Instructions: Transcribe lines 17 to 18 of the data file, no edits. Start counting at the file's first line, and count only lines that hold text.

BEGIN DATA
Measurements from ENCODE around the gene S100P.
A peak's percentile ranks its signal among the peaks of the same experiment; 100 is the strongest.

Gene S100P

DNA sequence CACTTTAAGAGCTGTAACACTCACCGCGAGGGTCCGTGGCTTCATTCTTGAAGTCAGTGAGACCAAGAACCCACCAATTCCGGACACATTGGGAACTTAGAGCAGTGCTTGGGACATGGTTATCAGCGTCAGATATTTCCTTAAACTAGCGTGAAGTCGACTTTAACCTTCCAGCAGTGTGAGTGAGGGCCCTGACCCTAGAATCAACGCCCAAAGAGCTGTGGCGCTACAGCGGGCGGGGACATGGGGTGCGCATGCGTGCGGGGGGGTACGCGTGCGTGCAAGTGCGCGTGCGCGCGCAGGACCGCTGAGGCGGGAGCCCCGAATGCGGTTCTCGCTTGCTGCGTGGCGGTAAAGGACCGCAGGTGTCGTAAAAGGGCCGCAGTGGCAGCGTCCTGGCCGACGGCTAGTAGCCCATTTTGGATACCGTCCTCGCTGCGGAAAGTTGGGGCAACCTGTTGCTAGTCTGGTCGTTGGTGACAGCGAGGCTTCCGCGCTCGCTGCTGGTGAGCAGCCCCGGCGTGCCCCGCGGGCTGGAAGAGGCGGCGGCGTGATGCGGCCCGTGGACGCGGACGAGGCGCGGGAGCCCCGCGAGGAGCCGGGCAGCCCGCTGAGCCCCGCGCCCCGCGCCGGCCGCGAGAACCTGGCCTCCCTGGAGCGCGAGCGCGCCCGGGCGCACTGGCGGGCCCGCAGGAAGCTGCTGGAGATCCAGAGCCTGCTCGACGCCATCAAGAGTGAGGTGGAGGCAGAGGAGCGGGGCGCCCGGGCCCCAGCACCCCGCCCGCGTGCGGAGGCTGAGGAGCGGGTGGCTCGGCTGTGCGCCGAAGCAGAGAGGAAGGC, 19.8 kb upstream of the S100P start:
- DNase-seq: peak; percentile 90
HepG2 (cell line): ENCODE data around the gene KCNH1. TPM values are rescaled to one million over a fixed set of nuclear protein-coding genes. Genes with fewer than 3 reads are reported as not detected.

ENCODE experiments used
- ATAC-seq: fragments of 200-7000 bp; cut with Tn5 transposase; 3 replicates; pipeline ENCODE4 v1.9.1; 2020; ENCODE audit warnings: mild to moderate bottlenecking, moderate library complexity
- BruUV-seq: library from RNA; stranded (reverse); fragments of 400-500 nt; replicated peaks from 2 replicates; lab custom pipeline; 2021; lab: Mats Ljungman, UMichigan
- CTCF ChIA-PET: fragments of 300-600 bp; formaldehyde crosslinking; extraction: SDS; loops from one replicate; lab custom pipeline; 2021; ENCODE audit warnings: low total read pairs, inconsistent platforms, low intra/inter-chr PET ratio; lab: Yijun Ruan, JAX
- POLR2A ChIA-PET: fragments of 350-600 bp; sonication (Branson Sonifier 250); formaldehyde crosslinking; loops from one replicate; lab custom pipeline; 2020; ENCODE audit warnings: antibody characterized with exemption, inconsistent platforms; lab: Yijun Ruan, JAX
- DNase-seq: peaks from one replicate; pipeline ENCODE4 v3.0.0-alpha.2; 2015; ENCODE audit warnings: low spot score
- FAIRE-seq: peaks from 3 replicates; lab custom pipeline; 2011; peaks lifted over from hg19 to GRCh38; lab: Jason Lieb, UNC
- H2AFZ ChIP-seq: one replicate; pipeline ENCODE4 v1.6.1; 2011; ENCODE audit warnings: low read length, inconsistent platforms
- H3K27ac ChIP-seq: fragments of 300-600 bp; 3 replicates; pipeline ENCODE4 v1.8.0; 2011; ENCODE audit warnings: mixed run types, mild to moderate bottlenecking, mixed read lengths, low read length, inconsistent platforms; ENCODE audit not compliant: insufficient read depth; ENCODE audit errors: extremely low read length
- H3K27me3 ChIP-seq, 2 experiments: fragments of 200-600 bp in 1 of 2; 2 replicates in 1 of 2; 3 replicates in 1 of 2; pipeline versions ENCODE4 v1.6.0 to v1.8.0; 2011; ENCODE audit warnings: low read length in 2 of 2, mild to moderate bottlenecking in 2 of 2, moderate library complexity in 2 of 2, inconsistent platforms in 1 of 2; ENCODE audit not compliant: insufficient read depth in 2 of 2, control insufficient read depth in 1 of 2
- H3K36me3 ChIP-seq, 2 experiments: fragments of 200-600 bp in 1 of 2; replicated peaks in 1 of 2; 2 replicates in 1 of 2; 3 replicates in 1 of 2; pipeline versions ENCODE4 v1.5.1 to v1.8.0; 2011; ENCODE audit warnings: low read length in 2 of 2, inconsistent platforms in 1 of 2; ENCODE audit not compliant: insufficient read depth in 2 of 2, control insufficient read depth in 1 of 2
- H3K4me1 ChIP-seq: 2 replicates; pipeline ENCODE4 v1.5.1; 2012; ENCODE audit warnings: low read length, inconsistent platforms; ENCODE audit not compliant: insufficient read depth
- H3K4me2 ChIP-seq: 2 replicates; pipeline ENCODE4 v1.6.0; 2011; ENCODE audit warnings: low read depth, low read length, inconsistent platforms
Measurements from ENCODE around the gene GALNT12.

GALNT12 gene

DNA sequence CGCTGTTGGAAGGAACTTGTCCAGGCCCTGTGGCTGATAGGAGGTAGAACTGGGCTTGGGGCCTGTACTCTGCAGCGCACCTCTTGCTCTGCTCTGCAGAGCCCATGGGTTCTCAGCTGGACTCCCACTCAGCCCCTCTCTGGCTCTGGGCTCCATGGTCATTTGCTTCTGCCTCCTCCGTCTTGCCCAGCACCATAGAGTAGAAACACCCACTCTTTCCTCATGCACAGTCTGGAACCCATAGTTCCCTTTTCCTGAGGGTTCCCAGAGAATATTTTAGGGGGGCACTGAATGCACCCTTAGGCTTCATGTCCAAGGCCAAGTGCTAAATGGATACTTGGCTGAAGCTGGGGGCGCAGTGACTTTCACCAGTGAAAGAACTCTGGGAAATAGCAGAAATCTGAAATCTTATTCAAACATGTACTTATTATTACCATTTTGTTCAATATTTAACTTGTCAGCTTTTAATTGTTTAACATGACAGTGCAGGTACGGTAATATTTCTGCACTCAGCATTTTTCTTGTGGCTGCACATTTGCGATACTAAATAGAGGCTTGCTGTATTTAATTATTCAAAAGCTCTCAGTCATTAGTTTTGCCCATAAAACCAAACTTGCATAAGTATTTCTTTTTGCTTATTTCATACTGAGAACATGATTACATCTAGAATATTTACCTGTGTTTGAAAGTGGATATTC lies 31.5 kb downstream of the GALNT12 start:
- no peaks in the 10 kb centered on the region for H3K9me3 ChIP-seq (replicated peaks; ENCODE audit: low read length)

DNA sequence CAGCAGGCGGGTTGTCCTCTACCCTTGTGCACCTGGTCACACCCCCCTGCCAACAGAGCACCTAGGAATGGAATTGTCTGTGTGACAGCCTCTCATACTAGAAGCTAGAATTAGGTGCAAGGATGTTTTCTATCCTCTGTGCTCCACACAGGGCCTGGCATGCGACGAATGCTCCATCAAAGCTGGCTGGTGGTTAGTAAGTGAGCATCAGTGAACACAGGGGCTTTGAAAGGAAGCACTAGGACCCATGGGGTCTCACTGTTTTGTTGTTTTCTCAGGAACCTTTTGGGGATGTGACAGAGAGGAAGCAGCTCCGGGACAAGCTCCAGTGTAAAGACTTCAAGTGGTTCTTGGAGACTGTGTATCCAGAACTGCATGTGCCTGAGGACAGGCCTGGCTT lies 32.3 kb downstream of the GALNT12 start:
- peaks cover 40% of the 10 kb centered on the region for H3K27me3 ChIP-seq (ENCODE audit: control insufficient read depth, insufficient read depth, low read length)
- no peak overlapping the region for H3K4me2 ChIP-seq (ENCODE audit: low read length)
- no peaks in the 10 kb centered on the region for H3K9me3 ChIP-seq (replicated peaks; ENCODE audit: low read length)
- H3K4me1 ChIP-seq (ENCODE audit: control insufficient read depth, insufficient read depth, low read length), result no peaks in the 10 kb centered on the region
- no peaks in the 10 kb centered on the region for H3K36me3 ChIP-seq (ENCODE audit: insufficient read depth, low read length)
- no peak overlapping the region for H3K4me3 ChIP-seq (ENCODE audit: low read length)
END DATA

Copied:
- H3K36me3 ChIP-seq, 2 experiments: fragments of 200-600 bp in 1 of 2; replicated peaks in 1 of 2; 2 replicates in 1 of 2; 3 replicates in 1 of 2; pipeline versions ENCODE4 v1.5.1 to v1.8.0; 2011; ENCODE audit warnings: low read length in 2 of 2, inconsistent platforms in 1 of 2; ENCODE audit not compliant: insufficient read depth in 2 of 2, control insufficient read depth in 1 of 2
- H3K4me1 ChIP-seq: 2 replicates; pipeline ENCODE4 v1.5.1; 2012; ENCODE audit warnings: low read length, inconsistent platforms; ENCODE audit not compliant: insufficient read depth